So my observations don't quite fit the results I get from Bayesian methods. That might of course be a problem with my model in the first place, my intuition however is that this comes from the long tail of the distribution. E.g. the local Gaussian approximation (statistically probably not very useful, but to understand this distribution it is) gives a much smaller width estimate. So my question is: how to deal with such a distribution in general? And if you would like to work with the example I gave: is there anything wrong with my analysis of it or do I have to go back to my model to search for the mistake. Heavy-tailed data, power laws, extreme value distributions and theory are a special class of models in statistics. One useful way to interpret or further analyze your data would be to estimate a tail index. While there are several sophisticated estimators such as Hill's or Pickand's methods, a straightforward heuristic is to use OLS regression on the log(rank) against log(size) with the resulting coefficient providing a proxy for the index. Once that is derived, then this value can be compared against a Tweedie distribution table to determine in which family your data's distribution belongs.

There are many, many resources available that discuss heavy-tailed data, power laws, tail indexes and the like. Here are a few suggestions:

https://en.wikipedia.org/wiki/Heavy-tailed_distribution

For tail index domains see the Tweedie table "Examples" here https://en.wikipedia.org/wiki/Tweedie_distribution

Tail index heuristic Xavier Gabaix, RANK−1/2: A SIMPLE WAY TO IMPROVE THE OLS ESTIMATION OF TAIL EXPONENTS available here ... http://www.eco.uc3m.es/temp/jbes.2009.06157.pdf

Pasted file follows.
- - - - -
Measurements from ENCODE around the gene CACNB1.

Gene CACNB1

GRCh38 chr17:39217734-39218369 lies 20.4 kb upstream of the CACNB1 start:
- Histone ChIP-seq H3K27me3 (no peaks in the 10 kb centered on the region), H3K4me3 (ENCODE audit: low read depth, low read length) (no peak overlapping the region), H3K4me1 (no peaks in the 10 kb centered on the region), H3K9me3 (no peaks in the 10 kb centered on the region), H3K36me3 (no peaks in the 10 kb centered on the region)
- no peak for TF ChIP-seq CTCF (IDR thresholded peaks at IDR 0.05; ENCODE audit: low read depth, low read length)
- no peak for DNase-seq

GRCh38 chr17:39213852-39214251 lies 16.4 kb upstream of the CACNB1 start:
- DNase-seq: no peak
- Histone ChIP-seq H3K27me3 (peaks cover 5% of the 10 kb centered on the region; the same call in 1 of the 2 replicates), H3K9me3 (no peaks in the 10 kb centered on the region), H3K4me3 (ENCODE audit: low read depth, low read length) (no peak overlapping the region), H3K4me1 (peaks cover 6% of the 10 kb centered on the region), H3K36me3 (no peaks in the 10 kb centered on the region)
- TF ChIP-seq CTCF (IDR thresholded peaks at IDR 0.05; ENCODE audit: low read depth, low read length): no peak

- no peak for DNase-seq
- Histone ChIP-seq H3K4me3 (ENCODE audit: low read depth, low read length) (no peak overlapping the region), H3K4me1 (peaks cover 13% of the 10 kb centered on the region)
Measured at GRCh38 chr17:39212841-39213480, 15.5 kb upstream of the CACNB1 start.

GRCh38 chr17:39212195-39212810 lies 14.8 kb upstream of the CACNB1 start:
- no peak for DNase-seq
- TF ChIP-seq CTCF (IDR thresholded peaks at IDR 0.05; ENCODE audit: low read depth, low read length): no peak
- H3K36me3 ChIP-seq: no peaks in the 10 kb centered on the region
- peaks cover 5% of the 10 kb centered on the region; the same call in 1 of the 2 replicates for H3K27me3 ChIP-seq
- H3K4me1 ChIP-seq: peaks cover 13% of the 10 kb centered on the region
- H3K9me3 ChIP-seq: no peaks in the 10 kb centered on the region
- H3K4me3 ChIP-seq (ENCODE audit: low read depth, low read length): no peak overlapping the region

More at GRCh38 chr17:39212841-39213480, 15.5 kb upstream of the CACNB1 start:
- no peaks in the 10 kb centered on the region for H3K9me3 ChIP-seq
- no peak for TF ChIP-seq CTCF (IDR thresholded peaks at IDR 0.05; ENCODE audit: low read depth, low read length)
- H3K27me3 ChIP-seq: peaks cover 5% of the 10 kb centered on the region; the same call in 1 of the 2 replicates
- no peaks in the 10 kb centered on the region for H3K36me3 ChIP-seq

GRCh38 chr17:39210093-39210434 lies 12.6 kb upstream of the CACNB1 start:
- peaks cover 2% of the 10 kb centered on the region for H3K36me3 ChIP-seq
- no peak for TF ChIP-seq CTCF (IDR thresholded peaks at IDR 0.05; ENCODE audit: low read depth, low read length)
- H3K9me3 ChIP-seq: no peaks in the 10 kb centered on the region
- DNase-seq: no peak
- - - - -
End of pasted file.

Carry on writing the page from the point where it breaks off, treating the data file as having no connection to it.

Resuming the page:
Cosma Shalizi, the CMU machine learning guru has much to say about power laws here, So you think you have a power law? http://www.stat.cmu.edu/~cshalizi/2010-10-18-Meetup.pdf

• thanks for your answer and +1! could you maybe add a few words what such a tail index would mean and how it could explain that my confidence interval is too large (if it can)? – Wolpertinger Jul 27 '16 at 15:33
• Just as the mean of extreme valued data is biased, confidence intervals founded in gaussian normality will also be biased, unrepresentative and, in some instances, meaningless. One of the key insights into this class of distributions is that the classic distributional moments (e.g., mean, SD, skew, etc.) can be either undefined or infinite, depending on the domain. Reversion to nonparametric and robust statistics is recommended. – Mike Hunter Jul 27 '16 at 15:38
• i'm not familiar with nonparametric and robust statistics, but I think the "confidence interval" I gave above is not using gaussian normality, i don't fit a gaussian to it or anything. I just found the smallest interval where the probability to lie inside is ~68%. also the süssmann measure that I gave is to my knowledge a measure that works for distributions where the moments are not defined, e.g. it gives a well-defined width for Lorentzians. it is still too large however. would you be able to share any insight on that particular matter? – Wolpertinger Jul 27 '16 at 15:43
• Interesting comment but I will defer to the more sophisticated readers on this site. – Mike Hunter Jul 27 '16 at 15:46